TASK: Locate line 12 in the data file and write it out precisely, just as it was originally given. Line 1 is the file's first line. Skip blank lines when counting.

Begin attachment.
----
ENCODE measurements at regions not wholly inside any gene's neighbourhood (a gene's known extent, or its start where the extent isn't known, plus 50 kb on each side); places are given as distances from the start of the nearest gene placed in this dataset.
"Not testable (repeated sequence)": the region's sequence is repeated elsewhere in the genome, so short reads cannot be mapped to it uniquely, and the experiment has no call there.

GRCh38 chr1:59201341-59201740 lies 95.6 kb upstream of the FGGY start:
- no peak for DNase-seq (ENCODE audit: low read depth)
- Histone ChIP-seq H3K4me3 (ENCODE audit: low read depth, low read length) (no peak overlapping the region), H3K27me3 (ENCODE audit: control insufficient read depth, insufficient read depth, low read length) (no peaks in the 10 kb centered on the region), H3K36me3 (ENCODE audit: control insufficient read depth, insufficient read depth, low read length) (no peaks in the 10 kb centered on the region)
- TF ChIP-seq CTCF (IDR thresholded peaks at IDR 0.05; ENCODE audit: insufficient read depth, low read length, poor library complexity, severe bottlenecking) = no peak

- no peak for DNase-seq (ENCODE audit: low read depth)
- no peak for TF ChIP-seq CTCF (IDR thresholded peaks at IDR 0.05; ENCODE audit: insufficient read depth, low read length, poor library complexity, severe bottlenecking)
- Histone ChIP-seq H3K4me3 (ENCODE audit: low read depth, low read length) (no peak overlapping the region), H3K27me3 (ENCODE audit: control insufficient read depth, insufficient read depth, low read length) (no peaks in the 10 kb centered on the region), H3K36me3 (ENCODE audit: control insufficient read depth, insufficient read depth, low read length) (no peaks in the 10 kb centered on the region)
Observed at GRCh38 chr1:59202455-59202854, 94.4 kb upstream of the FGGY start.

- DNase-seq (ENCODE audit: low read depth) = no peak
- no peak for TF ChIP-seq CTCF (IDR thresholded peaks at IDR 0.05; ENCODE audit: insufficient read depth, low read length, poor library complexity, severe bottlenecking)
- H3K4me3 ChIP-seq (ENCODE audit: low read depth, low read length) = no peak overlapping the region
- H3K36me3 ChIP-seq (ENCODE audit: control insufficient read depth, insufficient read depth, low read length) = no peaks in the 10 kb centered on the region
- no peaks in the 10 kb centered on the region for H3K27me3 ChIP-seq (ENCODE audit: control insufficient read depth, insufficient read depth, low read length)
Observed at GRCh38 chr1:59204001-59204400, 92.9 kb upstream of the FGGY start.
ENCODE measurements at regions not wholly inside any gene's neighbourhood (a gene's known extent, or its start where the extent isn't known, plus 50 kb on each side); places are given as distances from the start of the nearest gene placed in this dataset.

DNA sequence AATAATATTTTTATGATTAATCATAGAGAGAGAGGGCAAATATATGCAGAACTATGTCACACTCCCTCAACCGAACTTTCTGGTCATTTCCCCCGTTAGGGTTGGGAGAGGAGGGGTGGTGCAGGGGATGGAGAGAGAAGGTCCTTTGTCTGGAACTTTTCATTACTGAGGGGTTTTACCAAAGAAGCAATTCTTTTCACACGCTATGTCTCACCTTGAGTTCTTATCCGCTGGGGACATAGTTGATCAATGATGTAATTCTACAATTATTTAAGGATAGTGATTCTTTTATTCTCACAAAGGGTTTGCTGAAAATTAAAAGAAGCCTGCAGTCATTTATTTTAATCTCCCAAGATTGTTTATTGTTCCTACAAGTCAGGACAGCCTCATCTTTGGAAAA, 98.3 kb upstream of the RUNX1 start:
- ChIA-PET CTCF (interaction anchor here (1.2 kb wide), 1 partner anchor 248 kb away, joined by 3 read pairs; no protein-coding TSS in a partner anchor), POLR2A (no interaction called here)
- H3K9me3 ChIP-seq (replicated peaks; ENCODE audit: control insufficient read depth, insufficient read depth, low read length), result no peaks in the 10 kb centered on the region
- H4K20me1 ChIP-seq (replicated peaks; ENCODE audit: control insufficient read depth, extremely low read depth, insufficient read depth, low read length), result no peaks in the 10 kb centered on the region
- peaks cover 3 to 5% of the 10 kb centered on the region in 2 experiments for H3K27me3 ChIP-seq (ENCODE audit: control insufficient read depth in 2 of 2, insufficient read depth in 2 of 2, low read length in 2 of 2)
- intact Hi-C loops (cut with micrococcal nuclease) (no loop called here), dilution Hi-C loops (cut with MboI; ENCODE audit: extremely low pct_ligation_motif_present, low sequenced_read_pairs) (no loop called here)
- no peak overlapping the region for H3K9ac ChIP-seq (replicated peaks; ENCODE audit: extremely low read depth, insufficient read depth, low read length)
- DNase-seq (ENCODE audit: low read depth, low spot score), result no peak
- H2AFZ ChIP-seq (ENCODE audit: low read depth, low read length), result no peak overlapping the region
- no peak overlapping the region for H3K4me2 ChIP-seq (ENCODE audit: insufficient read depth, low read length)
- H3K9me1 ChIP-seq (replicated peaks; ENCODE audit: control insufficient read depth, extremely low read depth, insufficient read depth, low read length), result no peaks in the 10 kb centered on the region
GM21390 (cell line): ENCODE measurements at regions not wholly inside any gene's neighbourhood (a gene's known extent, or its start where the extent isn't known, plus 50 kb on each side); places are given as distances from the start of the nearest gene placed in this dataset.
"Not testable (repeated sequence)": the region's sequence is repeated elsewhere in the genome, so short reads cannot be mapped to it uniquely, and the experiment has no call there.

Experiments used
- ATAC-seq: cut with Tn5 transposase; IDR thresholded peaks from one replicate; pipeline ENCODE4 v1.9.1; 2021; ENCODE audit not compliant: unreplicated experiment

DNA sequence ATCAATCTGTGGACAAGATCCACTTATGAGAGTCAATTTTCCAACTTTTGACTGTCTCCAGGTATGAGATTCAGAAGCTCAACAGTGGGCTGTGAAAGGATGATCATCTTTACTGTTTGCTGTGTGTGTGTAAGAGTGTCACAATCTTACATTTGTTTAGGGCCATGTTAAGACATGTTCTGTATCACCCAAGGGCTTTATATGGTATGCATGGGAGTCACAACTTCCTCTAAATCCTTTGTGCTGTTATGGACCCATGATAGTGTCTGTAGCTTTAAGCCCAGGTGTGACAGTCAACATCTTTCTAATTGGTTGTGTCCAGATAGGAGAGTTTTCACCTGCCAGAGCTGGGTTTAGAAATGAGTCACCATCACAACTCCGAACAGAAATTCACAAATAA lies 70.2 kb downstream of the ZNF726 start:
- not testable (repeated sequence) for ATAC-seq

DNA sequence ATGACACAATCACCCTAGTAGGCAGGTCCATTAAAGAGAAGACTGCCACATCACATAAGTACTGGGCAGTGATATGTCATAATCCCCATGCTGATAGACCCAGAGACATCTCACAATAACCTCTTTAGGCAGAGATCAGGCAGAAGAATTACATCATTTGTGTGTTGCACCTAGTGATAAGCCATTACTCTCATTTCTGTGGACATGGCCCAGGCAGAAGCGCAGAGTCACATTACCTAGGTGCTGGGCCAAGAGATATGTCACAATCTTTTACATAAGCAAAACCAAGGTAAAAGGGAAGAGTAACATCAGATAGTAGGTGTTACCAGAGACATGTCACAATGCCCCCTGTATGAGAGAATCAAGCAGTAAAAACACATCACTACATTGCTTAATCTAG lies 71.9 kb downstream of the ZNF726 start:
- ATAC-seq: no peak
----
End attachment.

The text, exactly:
- no peak for TF ChIP-seq CTCF (IDR thresholded peaks at IDR 0.05; ENCODE audit: insufficient read depth, low read length, poor library complexity, severe bottlenecking)